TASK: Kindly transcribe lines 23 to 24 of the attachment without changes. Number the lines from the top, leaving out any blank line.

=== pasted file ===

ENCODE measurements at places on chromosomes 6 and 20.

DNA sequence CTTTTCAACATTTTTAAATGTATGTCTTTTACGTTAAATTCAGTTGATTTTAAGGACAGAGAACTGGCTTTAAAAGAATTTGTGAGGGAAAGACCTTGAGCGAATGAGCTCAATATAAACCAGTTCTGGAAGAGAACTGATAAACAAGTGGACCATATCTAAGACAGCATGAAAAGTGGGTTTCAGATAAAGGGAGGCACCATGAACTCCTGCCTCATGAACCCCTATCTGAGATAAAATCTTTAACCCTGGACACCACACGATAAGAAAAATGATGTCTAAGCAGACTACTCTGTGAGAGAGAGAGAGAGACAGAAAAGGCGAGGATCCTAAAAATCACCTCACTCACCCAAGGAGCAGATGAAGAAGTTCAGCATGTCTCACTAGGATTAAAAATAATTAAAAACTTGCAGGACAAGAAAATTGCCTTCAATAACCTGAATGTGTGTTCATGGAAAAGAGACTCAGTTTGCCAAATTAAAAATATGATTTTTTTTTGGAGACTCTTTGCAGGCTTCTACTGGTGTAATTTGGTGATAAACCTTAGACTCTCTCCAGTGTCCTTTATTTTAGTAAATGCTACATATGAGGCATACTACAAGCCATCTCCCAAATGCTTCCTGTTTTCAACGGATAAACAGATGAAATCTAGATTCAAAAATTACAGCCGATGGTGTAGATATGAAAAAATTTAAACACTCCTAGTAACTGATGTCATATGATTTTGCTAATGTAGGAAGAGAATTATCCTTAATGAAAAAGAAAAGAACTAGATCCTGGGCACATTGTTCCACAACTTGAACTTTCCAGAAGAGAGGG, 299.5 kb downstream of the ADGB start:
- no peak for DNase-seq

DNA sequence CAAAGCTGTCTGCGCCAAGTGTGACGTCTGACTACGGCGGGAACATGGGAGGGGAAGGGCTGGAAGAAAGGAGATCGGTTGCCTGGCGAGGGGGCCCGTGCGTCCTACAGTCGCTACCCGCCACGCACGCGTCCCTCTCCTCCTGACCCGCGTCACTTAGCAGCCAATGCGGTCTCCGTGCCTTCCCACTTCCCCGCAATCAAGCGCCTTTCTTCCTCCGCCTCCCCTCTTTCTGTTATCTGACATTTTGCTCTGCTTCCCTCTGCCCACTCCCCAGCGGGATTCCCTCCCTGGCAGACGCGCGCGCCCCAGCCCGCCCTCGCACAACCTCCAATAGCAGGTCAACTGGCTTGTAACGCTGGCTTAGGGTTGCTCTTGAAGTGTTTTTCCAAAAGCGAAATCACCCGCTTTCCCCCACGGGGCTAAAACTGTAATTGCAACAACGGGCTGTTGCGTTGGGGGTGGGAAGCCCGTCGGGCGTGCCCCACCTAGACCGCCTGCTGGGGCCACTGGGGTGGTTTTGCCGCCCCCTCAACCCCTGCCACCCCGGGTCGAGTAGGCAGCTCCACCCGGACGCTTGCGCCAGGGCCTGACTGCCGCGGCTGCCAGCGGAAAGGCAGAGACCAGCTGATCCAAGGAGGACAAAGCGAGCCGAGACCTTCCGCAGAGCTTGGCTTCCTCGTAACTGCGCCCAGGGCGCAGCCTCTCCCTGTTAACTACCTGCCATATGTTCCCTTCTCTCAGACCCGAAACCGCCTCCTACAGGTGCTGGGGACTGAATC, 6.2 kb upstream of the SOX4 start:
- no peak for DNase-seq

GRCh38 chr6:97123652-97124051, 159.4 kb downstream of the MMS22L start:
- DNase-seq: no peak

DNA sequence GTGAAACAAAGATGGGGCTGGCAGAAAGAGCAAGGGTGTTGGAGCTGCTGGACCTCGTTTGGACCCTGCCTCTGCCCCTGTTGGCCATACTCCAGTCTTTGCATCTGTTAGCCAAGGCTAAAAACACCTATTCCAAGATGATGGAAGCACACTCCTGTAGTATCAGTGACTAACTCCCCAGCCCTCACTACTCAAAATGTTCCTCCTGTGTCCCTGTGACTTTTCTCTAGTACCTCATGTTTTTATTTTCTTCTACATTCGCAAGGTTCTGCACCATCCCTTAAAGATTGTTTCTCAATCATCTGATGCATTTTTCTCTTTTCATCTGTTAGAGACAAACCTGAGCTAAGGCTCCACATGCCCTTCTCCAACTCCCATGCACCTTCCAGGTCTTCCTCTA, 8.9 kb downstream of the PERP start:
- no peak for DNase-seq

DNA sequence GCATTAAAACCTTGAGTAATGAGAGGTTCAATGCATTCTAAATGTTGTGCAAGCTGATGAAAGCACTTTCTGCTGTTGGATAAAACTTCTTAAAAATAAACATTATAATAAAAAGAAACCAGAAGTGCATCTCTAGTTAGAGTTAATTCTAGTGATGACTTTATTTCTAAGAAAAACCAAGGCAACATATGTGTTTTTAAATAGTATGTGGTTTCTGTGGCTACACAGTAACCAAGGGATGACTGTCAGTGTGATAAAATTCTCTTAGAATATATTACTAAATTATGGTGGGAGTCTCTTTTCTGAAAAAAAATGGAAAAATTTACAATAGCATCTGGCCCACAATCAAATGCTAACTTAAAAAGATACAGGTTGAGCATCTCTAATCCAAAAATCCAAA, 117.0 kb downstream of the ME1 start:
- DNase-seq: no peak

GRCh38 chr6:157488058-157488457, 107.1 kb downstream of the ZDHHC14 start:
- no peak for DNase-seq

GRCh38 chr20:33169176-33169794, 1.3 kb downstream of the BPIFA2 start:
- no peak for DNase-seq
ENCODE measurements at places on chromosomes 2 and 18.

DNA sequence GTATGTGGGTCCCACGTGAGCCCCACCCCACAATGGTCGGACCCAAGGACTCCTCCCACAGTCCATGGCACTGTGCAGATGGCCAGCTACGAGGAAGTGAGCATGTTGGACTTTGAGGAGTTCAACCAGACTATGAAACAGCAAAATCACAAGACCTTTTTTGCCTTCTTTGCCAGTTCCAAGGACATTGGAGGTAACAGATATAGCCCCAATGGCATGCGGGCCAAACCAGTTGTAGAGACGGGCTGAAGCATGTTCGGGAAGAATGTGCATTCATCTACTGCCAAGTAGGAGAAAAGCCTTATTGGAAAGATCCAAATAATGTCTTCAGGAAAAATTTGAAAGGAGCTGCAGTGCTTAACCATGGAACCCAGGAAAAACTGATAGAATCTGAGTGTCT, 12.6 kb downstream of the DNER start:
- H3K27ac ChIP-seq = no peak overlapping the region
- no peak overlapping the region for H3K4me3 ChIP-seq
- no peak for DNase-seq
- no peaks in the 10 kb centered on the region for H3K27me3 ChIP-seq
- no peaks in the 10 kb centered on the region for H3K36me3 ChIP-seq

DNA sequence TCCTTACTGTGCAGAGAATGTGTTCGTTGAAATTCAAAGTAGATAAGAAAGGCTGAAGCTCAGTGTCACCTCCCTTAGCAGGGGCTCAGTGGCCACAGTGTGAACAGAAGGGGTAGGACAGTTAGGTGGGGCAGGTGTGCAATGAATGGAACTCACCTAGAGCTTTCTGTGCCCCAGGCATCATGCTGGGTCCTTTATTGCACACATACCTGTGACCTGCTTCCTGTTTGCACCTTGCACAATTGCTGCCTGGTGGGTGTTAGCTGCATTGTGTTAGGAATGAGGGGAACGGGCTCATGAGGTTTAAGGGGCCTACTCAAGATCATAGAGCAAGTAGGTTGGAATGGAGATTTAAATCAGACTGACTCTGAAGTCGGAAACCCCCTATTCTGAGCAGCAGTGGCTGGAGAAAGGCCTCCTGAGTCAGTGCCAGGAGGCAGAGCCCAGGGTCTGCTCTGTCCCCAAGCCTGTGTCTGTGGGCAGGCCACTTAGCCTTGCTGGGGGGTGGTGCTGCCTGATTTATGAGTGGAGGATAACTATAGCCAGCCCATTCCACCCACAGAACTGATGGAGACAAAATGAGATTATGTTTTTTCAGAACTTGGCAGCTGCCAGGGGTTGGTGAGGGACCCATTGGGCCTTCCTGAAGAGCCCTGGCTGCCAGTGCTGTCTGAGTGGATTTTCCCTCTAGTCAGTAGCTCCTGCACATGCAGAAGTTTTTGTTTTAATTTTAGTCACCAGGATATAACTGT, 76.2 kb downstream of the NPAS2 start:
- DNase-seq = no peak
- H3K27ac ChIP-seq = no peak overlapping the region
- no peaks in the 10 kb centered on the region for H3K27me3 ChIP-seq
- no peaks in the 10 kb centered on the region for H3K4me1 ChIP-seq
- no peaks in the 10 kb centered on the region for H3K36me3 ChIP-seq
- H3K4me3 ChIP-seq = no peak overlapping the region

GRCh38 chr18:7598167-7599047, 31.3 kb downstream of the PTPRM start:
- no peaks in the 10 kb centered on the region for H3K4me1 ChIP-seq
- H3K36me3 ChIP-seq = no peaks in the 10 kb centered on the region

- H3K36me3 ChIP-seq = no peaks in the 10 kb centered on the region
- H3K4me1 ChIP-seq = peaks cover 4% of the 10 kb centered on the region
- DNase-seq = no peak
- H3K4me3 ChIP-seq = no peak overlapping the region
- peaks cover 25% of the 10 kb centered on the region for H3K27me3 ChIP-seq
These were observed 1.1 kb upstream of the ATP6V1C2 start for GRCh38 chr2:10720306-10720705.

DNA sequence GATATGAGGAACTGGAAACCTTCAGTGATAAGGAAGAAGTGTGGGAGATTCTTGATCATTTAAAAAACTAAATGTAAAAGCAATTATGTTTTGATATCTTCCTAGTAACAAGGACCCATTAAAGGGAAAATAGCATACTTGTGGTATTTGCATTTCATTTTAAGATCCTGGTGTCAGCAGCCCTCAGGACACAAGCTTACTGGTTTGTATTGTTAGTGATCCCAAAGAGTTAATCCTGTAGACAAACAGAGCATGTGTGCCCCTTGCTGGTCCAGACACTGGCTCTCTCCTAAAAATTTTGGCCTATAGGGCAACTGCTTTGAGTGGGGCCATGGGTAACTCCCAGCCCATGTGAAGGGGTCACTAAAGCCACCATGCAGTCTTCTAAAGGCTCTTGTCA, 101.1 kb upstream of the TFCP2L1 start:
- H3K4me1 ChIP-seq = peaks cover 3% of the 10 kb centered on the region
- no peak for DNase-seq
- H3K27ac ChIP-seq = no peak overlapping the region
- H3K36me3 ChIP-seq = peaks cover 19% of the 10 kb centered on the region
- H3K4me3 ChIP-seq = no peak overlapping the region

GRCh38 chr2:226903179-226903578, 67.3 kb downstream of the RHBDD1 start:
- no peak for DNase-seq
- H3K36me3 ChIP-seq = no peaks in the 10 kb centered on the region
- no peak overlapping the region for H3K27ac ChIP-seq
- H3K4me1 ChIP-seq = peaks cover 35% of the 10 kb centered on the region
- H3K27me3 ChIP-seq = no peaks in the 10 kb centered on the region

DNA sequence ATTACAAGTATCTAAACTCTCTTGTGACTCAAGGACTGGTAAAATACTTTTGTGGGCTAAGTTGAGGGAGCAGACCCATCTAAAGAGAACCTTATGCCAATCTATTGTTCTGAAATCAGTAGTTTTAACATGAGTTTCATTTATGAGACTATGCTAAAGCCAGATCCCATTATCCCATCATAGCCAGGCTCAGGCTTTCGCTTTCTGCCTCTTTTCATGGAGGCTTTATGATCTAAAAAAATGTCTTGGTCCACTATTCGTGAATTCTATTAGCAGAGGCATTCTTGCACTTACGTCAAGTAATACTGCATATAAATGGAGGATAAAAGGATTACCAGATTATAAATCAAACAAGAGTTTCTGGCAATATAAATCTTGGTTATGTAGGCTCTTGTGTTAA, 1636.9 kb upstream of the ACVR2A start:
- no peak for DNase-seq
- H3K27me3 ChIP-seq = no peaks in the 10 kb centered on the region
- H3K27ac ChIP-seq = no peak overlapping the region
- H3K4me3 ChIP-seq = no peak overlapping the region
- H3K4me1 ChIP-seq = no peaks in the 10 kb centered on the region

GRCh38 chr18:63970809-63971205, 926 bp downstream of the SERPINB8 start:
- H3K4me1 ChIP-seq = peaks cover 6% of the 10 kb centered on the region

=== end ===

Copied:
DNA sequence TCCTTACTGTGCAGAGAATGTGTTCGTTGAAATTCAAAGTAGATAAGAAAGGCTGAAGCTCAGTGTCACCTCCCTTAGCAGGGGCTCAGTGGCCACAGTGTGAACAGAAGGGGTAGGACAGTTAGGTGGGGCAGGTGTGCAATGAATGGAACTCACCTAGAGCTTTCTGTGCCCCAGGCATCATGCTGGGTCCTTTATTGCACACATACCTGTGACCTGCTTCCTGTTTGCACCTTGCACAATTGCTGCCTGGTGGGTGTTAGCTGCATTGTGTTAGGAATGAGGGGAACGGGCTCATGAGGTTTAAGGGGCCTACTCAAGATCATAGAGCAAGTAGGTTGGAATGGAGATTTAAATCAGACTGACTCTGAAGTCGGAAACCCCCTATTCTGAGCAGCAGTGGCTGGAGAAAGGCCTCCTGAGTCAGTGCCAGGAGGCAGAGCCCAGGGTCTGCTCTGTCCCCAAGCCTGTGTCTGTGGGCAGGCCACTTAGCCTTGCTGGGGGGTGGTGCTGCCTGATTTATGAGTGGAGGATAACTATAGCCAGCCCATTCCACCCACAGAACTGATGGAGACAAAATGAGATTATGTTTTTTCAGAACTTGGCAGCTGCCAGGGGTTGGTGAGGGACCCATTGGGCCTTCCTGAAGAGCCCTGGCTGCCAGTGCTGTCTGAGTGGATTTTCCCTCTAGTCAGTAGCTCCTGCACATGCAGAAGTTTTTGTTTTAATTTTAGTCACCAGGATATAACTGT, 76.2 kb downstream of the NPAS2 start:
- DNase-seq = no peak